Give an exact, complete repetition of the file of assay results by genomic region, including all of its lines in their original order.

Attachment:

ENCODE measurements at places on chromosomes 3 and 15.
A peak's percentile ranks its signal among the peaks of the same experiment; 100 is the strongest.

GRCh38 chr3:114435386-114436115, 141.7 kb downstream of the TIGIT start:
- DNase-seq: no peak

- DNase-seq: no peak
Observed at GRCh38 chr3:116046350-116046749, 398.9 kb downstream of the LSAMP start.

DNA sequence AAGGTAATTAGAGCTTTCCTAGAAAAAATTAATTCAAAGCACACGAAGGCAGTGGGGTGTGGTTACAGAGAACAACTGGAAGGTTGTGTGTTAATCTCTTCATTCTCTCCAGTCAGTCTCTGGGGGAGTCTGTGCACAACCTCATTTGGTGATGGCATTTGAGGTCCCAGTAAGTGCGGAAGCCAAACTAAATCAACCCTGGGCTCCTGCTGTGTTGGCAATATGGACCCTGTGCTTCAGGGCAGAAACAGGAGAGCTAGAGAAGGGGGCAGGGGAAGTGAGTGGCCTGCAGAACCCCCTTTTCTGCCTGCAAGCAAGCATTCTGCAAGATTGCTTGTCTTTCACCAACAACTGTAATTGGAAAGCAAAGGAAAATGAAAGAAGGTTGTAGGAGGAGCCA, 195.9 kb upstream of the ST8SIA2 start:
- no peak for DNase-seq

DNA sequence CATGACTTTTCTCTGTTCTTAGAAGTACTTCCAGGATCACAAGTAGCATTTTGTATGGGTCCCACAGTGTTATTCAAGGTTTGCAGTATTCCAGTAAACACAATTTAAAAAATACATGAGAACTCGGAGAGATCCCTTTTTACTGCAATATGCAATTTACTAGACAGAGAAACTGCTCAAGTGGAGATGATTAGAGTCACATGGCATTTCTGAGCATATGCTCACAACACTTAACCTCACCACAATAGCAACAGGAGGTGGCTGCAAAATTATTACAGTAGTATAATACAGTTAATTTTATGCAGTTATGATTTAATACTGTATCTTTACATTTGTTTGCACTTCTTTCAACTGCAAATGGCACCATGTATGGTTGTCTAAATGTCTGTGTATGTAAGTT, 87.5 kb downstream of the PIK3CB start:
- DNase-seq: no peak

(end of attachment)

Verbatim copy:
ENCODE measurements at places on chromosomes 3 and 15.
A peak's percentile ranks its signal among the peaks of the same experiment; 100 is the strongest.

GRCh38 chr3:114435386-114436115, 141.7 kb downstream of the TIGIT start:
- DNase-seq: no peak

- DNase-seq: no peak
Observed at GRCh38 chr3:116046350-116046749, 398.9 kb downstream of the LSAMP start.

DNA sequence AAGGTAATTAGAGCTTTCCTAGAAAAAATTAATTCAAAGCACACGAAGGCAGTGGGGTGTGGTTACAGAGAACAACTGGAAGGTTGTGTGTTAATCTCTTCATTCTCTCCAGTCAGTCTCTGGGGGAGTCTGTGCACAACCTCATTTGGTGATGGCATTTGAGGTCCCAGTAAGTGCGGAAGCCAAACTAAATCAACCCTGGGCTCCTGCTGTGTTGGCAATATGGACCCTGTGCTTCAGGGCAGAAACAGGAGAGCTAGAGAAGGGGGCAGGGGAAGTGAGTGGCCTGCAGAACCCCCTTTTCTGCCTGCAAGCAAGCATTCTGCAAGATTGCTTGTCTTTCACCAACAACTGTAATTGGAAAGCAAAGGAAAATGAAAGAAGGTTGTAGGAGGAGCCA, 195.9 kb upstream of the ST8SIA2 start:
- no peak for DNase-seq

DNA sequence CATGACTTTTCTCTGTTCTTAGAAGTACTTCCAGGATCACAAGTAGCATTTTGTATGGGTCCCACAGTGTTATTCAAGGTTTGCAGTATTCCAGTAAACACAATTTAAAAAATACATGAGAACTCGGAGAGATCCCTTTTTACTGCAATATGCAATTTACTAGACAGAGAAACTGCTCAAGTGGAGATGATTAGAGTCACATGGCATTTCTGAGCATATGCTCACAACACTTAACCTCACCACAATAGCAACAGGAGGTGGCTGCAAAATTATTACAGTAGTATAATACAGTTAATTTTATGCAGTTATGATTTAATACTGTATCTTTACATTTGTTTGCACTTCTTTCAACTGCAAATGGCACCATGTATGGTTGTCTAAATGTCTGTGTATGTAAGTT, 87.5 kb downstream of the PIK3CB start:
- DNase-seq: no peak